The Christmas gifts were unwrapped a while ago. A few might already be exchanged or broken, but hopefully most are used and enjoyed. The best gifts keep on giving.
My church received some wonderful gifts in early December when 47 people, each one a gift from God, joined our congregation. But each person also brought with them an armload of gifts that they are willing to share with us, their fellow members.
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The 30 adults in this group bring the gifts of their experiences and skills. Three individuals bring the richness of backgrounds not native to the United States: they were born in Malaysia, India and Poland. Two people in the group have advanced computer skills; a third is a professional recruiter, another leads trainings. Some are artistic: one is studying interior decorating; others love drawing, cooking and knitting. There's an inventor and a master gardener in the group. Two describe themselves as good listeners.
One man plays the tuba; one woman is a band director; one couple is licensed as foster parents. The group also includes a teacher, a plumber, a heating/AC man, and at least one PhD. Others have experience teaching English as a second language, creating databases, and organizing and directing large volunteer events in the community.
In addition to their skills, interests and experience, these people bring the gift of hearts that care. One loves junior high youth; another one hopes to go back to school to become a school counselor. The master gardener loves to teach gardening; one woman said she simply enjoys being a 'worker bee.' A cancer survivor loves to help others facing cancer; two work in animal rescue organizations, and someone else said they simply love to help others. Some expressed a desire to help the elderly, the less fortunate, or children. Autism, Alzheimer's, breast cancer, prolife issues, and infertility were other concerns of their hearts.
That's not all. We're still getting to know these people and the gifts they bring. Plus, more gifts are there, unknown even to their owners. Two women, mothers of school age children, said they were too busy at this season of their life to even know what they would enjoy doing if they had the time! And the 17 children in these families are just beginning the life-long process of uncovering their gifts.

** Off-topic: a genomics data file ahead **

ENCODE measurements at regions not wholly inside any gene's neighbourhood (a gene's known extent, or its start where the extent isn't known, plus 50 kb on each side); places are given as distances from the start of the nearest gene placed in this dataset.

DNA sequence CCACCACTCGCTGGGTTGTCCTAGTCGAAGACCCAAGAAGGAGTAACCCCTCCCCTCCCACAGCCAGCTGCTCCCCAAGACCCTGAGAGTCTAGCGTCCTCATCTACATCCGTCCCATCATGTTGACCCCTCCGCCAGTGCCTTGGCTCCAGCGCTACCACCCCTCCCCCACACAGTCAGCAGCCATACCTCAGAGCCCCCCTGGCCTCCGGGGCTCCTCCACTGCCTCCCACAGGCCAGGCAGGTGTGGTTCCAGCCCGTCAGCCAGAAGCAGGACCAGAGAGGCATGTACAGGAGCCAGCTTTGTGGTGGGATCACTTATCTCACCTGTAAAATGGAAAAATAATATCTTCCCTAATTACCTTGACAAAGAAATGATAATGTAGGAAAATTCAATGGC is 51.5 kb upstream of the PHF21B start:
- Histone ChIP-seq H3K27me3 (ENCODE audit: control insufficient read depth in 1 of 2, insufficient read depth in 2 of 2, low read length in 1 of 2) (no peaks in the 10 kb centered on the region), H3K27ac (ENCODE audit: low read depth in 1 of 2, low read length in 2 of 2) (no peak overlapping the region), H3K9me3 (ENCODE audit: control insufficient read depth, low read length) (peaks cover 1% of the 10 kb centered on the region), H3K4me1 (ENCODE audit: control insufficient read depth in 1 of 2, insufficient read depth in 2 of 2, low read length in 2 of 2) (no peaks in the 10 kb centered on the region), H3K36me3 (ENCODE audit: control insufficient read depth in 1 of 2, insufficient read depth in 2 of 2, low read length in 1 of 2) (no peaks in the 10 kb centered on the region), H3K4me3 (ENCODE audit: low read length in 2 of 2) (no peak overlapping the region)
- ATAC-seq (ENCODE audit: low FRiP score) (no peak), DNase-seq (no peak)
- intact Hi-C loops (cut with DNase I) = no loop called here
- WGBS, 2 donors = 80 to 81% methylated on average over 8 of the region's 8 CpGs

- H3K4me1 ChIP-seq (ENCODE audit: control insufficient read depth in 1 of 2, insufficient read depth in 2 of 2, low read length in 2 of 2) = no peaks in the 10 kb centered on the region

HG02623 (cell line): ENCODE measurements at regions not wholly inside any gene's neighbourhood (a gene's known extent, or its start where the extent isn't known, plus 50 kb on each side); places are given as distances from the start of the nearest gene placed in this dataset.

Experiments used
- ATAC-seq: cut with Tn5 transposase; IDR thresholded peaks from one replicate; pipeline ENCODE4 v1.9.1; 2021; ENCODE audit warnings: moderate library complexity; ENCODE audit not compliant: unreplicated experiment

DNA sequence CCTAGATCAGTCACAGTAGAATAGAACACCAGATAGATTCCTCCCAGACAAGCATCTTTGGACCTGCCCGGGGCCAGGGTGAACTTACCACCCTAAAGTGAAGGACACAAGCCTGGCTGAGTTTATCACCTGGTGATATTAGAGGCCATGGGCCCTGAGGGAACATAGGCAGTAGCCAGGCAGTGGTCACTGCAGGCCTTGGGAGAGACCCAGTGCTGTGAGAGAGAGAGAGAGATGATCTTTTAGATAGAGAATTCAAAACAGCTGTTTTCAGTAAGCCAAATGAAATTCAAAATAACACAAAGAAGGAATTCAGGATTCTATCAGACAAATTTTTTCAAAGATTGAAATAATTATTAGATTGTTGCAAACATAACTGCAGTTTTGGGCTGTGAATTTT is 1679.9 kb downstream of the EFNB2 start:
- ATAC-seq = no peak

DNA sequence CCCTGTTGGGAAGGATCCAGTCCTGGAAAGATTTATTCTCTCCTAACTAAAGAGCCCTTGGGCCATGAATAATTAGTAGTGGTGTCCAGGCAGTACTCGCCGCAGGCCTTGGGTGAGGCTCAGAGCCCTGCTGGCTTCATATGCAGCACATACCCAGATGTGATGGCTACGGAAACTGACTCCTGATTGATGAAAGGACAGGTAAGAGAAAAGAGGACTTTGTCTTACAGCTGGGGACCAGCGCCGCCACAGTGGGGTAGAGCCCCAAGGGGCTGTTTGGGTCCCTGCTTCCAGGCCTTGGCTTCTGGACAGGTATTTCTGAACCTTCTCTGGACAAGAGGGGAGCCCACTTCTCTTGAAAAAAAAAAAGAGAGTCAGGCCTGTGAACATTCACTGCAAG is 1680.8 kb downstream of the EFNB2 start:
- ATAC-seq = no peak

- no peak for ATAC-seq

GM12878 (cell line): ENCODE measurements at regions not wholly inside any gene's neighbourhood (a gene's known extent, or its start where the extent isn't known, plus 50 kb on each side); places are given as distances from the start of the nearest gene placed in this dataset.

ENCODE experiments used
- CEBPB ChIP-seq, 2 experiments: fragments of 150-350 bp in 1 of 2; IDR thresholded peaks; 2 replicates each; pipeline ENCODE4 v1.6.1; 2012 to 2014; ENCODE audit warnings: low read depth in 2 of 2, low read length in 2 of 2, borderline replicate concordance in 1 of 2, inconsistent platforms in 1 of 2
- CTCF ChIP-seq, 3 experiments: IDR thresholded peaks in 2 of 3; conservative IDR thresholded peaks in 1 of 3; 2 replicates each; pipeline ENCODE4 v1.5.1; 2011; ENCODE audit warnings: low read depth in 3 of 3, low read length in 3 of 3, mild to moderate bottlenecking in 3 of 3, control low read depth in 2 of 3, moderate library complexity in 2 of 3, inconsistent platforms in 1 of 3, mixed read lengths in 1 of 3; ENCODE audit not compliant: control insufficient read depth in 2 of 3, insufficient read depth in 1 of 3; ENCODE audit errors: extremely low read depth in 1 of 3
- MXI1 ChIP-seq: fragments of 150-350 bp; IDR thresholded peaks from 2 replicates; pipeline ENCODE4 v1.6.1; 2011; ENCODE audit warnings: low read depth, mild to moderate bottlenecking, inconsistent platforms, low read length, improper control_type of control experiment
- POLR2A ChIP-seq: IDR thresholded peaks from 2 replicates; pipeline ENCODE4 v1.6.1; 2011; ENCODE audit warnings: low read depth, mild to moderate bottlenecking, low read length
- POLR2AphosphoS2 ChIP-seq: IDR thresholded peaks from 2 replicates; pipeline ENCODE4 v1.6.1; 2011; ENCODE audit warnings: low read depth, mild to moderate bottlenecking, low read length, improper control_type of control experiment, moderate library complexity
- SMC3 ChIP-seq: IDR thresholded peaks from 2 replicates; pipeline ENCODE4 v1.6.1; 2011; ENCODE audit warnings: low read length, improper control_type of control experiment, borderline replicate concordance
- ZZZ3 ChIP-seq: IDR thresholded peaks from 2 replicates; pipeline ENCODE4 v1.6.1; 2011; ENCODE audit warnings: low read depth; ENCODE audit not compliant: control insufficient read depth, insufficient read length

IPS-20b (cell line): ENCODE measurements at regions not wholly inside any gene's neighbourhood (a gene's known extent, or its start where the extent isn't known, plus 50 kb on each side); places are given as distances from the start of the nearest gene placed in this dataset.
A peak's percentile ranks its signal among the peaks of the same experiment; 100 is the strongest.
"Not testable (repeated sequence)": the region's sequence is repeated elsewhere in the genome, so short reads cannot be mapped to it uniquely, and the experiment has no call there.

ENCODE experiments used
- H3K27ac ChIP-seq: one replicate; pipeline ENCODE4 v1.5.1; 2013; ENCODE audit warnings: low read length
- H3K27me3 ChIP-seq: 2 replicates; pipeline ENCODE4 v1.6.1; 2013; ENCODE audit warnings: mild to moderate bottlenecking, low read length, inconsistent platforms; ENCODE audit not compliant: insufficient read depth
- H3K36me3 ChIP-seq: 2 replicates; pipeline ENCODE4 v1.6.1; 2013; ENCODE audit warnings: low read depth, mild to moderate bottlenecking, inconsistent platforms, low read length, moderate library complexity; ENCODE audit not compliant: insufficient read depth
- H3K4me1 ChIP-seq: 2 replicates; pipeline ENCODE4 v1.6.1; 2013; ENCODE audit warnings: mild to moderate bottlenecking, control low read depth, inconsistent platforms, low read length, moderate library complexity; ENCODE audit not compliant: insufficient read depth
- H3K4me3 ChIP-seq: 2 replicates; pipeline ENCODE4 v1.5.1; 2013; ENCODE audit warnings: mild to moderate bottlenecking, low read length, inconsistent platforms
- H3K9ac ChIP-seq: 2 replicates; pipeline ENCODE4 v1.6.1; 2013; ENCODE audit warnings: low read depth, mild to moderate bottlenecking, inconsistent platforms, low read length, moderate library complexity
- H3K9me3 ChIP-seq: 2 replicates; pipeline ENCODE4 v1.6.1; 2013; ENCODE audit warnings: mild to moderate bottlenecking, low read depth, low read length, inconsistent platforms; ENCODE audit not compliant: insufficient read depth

How do we know of all these gifts? "New Life! @ St. Peter," our new member preparation classes, include "Connections," two sessions taught by Pastor Micah Greiner and myself that look at our everyday vocations and also at sharing our gifts in the body of Christ. Participants complete a "Sharing Your Gifts" form to indicate the gifts they are willing to share. But one-on-one time is the best way to learn about someone's gifts. New members, individually or as a couple, spend 30-45 minutes in conversation with a trained volunteer or myself. The goal: to get to know them, to help them get to know our church, and to look for ways they would enjoy using their gifts in service within and beyond our church walls.
So many gifts! It feels like Christmas morning, with wonderful presents piled all around the room, and the torn wrapping paper still scattered about.
But these gifts bring a challenge to our church. Will we stack the gifts in the closet in the spare room (or in a file cabinet or a database), neat and attractive, but unused? Or will we take the initiative to match gifts with service - not only when it's easy (the brass group has been looking for a tuba player!) but also when people's busy lives make scheduling a challenge, when no matching need comes immediately to mind, and when it's simpler and less risky to recruit a familiar face than to work with someone new?
Christmas was all about the greatest gift, the gift of God Himself in a newborn child sleeping on hay in a feeding trough. That baby is now a man, alive and victorious after His sacrificial death; and he is our Lord and the giver of all we possess. We use His gifts to serve others. As we intentionally help each other do the same, His work is multiplied.